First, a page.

We’re off this week, spending time with our (growing) families. That in mind, we’ll be posting some of our fave stories once a day for the rest of the year. Happy Holidays to everyone, thank you all for being part of this Adventure Journal, um, adventure with us. We couldn’t do this without you. Get out there, have some fun, we’ll see you in the new year. – Ed.
One October back in the day, I was on Mt. Hood for a Salomon ski introduction, the Scream I think it was, and the skis were turning well but we were getting bored running laps on autumn groomers and someone had the idea to hike to the summit, so we threw the sticks over our shoulders and started booting.
I didn’t think twice about the relative magnitude of what we were doing, whether it was stout or mellow, impressive, or an easy day. The summit was right there, it was a bluebird day, and the snow was firm but grippy – so we just started walking.
Climbing Mt. Hood is a big deal to a lot of people. They gird up with all manner of gear, because it can be capricious and extremely dangerous, storms rolling in from the coast and socking it in with high winds and heavy snow for days on end. There had been many dramas on the route we were booting and numerous deaths. In saying that we hoofed it without packs or crampons or even water, I don’t mean to sound blasé, or make myself seem badass (because I’m not), or dismissive of hazards. Rather, it’s to point out an approach that has served me well in situations where it’s easy to get haired out or locked with fear.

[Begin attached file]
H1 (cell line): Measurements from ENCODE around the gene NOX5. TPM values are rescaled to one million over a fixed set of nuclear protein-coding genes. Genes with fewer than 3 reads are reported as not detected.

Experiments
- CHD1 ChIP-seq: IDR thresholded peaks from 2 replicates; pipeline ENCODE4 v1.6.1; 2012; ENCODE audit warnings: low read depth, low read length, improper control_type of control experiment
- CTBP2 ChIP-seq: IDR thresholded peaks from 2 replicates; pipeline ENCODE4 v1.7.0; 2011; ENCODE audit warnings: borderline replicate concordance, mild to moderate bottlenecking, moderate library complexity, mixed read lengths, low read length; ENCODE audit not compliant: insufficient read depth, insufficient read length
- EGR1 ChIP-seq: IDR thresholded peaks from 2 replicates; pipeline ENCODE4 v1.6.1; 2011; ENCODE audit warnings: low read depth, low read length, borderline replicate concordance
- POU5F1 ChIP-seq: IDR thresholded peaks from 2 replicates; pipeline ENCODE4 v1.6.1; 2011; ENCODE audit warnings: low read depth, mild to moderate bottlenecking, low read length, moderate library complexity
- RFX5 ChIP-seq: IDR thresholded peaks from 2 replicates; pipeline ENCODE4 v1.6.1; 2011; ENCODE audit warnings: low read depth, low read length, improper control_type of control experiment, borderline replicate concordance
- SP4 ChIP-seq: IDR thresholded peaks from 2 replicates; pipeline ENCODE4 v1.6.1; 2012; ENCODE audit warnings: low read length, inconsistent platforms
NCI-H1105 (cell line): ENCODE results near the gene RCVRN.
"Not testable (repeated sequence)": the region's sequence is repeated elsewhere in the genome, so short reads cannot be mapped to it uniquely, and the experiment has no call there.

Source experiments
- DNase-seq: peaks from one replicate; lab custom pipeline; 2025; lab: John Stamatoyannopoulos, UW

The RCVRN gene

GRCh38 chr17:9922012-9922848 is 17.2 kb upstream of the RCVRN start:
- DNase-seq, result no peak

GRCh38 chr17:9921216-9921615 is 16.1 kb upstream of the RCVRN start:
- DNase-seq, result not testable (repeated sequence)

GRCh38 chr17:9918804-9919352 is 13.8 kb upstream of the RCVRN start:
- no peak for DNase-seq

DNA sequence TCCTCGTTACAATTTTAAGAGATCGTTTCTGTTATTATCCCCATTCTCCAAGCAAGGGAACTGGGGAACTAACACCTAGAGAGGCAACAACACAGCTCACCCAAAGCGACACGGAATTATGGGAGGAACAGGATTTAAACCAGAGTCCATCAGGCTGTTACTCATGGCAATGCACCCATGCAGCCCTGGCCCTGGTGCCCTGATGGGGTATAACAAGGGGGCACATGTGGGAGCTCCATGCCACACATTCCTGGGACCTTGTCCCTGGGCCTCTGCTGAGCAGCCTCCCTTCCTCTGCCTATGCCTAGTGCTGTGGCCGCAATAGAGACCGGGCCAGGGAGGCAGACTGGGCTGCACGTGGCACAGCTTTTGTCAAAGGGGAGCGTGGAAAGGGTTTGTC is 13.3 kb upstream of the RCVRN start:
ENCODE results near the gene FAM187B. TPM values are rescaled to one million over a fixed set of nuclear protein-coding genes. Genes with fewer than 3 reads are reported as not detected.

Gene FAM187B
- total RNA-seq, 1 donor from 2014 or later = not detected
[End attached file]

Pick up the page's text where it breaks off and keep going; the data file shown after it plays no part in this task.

It’s simply to take one step at a time and, just as important, sometimes look no farther than the next step. The mind is a funny thing, easily swayed by visuals, by sweeping vistas, by rocks and crevasses and the knowledge of objective dangers. But just because you’re in a place with dangers doesn’t mean you’re in danger. I’ve seen people hop out of the chopper for the first heli-skiing run of their lives and become fraught with anxiety, overwhelmed by the view, the magnitude of it all, even though the slope below them was 35 degrees. Keeping your focus on what’s right in front of you breaks the task down into manageable chunks.
I figured, hey, the ascent looks straightforward. The summer-baked snowpack was bomproof, rendering transceivers unnecessary. The surface was soft enough to kick steps all the way to the top, and I wouldn’t have used crampons even if I had them. We could see the lifts from the entire route; if I got overly tired or thirsty or decided it was too steep or hard, I could just turn around. Why wouldn’t I go for the summit?
So, I put my head down and kicked steps. There were a few crevasses and a big bergschrund – lions and tigers and bears, oh my! – but the route was obvious, not technical, and nothing reared its head in warning.
Eventually, we ran out of mountain, put our skis on, and turned around. I was conscious of the schrund, which had swallowed and killed falling climbers, but focus was on the next turn or two. The snow was chalky and the pitch, while steep, was uncomplicated. I just took it one left and right at a time until I was away from the hazard, then let it rip.
I dunno, maybe it sounds like a silly story, or so simplistic as to be self-evident, but I can remember many sleepless nights before big objectives, tossing and turning with anxiety that almost always turned out to be misplaced. When I adopted the “one step at a time” approach, everything became a lot more manageable. There will always be legitimately dicey moments in the mountains; why let your brain create them when they don’t exist?
Photo by Adam Clark